LDL Cholesterol Test
Aged 40 as part of a routine cardiovascular health check, or if you are already thought to be at risk of cardiovascular disease for another reason, or to monitor your response to treatments which lower LDL cholesterol (LDL-C).
A blood sample taken from a vein in the arm, or occasionally from a fingerprick
Laboratory tests for LDL-C typically require a 12 hour fast; only water is permitted. Follow any instructions you are given.
Cholesterol is carried in the blood by proteins called “lipoproteins”. There are a number of different types of lipoproteins, which are named after how dense they are. LDL stands for ‘low-density lipoprotein’, and any cholesterol carried by LDL is known as LDL cholesterol, or LDL-C. LDL is considered to be undesirable because it deposits excess cholesterol in the walls of blood vessels and contributes to atherosclerosis, also known as 'hardening of the arteries' or ‘furring up of the arteries’, and ultimately cardiovascular disease, such as heart disease and strokes. Hence LDL-C is often termed 'bad' cholesterol.
LDL-C is usually tested as part of a lipid profile. This includes the total cholesterol as well as a “breakdown” of how much of that cholesterol is carried on LDL (ie LDL-C), and how much is carried on ‘high density lipoprotein’ (ie HDL cholesterol). Interestingly, HDL cholesterol seems to have a protective effect on the heart, and is therefore often termed ‘good’ cholesterol. Triglycerides are also measured as part of the lipid profile.
In fact, LDL-C is usually not measured directly, but calculated using an equation which uses the other components of the lipid profile. Occasionally LDL-C can be measured directly.
How is the sample collected for testing?
The test for LDL-C uses a blood sample. Most often, the blood sample is collected by venepuncture (using a needle to collect blood from a vein in the arm). Occasionally a fingerprick test can be used, although this is not commonly available in GP practices or hospitals in the UK.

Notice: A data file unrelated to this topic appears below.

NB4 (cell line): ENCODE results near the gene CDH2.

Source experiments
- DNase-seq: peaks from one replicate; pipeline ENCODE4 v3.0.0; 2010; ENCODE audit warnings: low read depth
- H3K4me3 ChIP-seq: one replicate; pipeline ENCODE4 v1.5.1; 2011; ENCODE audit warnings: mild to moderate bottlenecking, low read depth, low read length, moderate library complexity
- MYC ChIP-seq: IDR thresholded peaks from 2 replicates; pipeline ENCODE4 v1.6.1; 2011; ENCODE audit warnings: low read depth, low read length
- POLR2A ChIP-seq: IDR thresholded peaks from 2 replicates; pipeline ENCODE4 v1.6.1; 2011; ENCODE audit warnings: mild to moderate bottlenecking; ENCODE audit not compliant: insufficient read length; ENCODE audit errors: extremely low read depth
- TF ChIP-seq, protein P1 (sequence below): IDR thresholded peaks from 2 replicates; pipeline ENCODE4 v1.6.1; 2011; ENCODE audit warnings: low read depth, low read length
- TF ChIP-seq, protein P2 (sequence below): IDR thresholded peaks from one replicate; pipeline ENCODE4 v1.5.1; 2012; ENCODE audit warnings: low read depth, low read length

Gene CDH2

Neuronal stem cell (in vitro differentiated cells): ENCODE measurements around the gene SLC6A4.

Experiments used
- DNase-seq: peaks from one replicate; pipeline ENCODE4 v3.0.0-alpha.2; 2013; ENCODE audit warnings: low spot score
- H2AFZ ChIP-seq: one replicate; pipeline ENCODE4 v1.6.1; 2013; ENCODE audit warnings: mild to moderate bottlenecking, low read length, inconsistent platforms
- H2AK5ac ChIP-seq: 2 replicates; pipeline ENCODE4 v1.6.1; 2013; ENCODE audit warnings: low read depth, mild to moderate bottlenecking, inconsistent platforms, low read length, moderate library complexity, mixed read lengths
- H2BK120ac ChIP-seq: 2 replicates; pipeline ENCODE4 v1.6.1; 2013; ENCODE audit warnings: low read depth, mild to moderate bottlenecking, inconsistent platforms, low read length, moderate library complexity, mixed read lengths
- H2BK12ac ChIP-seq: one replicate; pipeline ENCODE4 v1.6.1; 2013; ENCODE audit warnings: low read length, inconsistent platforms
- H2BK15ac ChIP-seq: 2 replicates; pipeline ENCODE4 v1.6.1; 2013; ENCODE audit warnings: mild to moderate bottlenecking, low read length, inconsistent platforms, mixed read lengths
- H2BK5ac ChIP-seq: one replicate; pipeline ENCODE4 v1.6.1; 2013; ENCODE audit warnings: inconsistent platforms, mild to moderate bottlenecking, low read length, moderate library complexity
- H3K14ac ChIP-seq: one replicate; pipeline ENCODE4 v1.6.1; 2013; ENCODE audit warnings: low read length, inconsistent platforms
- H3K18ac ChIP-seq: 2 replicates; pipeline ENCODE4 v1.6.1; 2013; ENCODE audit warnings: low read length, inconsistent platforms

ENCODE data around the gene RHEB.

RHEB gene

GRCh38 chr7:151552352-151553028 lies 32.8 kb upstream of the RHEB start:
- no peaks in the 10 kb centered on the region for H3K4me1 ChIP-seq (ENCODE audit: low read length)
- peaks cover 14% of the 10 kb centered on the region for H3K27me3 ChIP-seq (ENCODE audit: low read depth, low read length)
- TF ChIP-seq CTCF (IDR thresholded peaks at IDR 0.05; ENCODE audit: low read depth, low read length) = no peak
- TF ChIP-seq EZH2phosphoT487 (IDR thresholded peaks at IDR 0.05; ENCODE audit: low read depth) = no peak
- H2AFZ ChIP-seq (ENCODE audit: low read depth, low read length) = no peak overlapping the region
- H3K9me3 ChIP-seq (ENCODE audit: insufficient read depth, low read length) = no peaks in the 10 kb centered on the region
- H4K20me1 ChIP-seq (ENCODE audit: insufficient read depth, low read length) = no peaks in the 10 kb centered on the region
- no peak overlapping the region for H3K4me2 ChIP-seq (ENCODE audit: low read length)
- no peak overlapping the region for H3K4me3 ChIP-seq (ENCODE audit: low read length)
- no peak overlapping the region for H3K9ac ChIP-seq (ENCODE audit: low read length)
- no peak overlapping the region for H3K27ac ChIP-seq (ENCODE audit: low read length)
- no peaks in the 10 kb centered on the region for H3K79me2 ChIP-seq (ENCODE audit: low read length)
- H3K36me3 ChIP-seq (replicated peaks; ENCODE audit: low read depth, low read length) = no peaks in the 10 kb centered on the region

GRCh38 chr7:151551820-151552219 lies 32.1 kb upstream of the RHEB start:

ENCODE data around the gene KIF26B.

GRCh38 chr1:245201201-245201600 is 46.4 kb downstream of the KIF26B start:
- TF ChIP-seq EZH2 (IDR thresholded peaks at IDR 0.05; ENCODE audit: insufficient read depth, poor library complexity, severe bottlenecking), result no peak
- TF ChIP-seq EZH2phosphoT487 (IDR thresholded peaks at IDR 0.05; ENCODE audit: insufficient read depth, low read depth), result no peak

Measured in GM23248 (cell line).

Is any test preparation needed to ensure the quality of the sample?
A test for LDL-C typically requires a 12-hour fast, with only water permitted during this time. Your doctor might recommend a slightly shorter or longer fast. Strictly speaking, if LDL-C is being measured directly, rather than calculated using an equation, fasting is not necessary – however, fasting will be required for other components of the lipid profile which are usually measured at the same time. Follow any instructions you are given.
How is it used?
1) To identify people at high risk of developing cardiovascular disease
People who eventually go on to develop cardiovascular disease often have had a high LDL-C for many years before they develop any symptoms from it. Therefore, measuring LDL-C can be useful to help predict your chances of developing cardiovascular disease, allowing you to do something about it before it causes you any problems.